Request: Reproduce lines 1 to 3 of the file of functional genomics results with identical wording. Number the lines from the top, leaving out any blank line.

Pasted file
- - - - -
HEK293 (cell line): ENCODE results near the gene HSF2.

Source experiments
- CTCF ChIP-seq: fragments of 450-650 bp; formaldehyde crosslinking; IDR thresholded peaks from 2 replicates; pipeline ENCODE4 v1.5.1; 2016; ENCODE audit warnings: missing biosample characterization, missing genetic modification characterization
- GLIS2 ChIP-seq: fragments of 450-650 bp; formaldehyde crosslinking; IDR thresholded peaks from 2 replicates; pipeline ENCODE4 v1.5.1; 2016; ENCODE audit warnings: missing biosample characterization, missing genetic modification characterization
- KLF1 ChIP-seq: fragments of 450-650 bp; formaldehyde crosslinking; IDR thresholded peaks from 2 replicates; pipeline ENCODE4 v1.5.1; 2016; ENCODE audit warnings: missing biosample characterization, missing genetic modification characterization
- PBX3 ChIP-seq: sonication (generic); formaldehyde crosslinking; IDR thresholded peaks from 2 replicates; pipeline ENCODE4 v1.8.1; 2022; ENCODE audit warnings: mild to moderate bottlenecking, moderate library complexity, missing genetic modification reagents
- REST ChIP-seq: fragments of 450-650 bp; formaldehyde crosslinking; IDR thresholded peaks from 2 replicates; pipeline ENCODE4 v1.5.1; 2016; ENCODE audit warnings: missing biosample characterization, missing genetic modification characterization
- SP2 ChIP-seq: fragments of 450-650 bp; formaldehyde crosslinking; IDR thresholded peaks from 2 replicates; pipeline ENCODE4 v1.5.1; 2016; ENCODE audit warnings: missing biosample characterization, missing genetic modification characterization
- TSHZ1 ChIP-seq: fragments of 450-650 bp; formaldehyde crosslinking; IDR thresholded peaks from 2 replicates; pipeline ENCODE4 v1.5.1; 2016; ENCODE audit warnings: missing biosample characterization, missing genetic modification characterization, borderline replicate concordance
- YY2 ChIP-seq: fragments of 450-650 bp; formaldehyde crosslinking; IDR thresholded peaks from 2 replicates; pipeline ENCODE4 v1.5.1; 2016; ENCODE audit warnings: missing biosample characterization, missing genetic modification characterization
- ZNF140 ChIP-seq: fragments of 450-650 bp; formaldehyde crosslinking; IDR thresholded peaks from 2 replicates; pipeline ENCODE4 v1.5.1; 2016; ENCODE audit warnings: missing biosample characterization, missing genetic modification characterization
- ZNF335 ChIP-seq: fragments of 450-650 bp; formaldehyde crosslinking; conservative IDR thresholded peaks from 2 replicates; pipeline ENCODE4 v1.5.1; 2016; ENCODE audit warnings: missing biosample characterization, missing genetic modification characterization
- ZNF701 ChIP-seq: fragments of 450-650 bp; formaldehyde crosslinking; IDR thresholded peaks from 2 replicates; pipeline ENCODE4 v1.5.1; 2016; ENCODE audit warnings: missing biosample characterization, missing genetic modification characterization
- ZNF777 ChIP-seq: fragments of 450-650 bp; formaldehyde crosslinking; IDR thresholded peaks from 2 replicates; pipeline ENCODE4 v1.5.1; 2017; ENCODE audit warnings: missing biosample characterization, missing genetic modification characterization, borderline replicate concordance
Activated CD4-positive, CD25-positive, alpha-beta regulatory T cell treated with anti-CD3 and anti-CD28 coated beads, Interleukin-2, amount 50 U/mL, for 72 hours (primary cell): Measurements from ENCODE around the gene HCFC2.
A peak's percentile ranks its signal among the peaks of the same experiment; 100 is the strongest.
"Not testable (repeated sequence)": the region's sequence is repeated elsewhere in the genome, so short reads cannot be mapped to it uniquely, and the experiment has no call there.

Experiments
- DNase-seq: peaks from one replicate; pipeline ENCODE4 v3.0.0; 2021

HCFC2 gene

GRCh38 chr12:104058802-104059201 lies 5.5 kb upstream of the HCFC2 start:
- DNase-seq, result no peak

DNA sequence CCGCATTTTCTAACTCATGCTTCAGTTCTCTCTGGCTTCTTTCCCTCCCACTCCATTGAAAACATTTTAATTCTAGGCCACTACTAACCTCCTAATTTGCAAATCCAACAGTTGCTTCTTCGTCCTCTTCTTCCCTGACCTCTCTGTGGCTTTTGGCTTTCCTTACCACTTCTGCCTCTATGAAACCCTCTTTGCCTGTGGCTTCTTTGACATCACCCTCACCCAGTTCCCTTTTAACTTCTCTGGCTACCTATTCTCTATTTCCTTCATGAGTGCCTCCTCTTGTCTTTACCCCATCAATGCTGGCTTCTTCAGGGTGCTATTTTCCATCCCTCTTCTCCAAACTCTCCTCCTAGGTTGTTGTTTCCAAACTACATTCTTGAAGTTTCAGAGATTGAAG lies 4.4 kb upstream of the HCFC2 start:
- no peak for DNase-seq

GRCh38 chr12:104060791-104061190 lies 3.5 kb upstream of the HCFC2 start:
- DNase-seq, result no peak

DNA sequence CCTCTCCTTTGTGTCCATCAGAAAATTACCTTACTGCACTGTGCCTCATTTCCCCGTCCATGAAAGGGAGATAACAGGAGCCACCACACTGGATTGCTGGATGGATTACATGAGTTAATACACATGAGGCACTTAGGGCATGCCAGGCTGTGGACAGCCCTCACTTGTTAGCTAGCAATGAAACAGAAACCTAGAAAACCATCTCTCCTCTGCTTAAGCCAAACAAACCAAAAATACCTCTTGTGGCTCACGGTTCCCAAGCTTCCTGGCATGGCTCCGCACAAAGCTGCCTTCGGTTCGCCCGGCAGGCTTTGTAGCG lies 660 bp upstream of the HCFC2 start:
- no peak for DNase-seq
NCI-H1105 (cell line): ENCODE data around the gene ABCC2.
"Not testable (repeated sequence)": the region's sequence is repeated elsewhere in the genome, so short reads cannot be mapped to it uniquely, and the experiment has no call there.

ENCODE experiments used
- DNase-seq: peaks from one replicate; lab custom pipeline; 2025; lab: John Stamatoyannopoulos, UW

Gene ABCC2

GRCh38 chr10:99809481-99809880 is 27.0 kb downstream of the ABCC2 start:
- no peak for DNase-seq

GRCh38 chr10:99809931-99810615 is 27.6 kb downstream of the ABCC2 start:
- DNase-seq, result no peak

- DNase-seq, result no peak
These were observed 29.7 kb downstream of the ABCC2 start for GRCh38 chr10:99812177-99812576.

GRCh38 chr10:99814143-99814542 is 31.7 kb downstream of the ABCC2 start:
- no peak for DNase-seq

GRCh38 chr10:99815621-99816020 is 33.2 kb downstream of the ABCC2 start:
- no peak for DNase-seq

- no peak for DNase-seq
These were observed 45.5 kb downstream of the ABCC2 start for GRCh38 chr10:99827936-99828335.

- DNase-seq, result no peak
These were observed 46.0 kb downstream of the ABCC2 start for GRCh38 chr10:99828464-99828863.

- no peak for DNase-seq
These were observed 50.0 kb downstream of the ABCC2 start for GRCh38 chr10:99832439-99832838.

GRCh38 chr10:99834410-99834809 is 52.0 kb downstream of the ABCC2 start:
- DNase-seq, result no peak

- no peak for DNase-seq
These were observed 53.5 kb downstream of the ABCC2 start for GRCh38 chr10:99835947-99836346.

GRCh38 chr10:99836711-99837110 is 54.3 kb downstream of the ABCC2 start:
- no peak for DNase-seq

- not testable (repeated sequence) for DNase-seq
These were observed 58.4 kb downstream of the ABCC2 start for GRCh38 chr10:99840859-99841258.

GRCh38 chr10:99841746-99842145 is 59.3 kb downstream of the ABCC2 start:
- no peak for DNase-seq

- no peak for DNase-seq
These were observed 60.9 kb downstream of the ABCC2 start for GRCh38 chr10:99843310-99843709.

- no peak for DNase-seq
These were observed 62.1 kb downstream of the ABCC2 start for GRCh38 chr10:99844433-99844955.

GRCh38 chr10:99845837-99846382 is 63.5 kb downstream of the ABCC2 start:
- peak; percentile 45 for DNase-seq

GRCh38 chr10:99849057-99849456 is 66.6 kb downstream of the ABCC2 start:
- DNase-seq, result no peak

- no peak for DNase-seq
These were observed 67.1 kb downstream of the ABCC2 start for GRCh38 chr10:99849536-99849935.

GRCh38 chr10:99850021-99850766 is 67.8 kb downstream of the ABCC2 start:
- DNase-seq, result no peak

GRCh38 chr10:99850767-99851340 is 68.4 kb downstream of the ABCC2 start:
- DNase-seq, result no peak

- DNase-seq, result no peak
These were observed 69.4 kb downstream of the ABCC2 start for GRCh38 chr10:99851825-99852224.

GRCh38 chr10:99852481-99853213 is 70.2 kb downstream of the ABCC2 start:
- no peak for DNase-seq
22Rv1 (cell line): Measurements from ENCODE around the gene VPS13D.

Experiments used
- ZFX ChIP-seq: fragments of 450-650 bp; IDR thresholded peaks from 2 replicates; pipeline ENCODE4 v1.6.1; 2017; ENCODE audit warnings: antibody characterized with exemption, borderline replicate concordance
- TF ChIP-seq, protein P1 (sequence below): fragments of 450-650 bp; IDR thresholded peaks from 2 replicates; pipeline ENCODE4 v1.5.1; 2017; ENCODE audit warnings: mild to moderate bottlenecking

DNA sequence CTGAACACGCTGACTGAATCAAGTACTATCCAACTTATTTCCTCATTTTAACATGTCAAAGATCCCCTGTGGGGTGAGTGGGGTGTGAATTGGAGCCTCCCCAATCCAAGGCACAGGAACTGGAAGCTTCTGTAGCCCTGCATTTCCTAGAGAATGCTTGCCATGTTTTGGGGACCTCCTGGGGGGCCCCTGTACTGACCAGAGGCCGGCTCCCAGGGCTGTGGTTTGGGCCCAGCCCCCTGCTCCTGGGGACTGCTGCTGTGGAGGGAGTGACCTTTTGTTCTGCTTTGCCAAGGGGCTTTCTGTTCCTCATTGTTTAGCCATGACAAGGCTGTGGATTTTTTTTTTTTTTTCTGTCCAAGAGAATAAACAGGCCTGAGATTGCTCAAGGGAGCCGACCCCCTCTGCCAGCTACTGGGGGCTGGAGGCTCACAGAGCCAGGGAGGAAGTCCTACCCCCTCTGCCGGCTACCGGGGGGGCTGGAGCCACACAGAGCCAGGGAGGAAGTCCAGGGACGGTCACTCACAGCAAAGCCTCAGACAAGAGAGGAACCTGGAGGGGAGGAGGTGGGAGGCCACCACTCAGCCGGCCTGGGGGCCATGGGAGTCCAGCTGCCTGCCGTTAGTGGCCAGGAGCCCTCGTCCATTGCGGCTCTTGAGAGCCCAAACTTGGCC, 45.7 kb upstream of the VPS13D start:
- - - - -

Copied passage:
HEK293 (cell line): ENCODE results near the gene HSF2.

Source experiments
- CTCF ChIP-seq: fragments of 450-650 bp; formaldehyde crosslinking; IDR thresholded peaks from 2 replicates; pipeline ENCODE4 v1.5.1; 2016; ENCODE audit warnings: missing biosample characterization, missing genetic modification characterization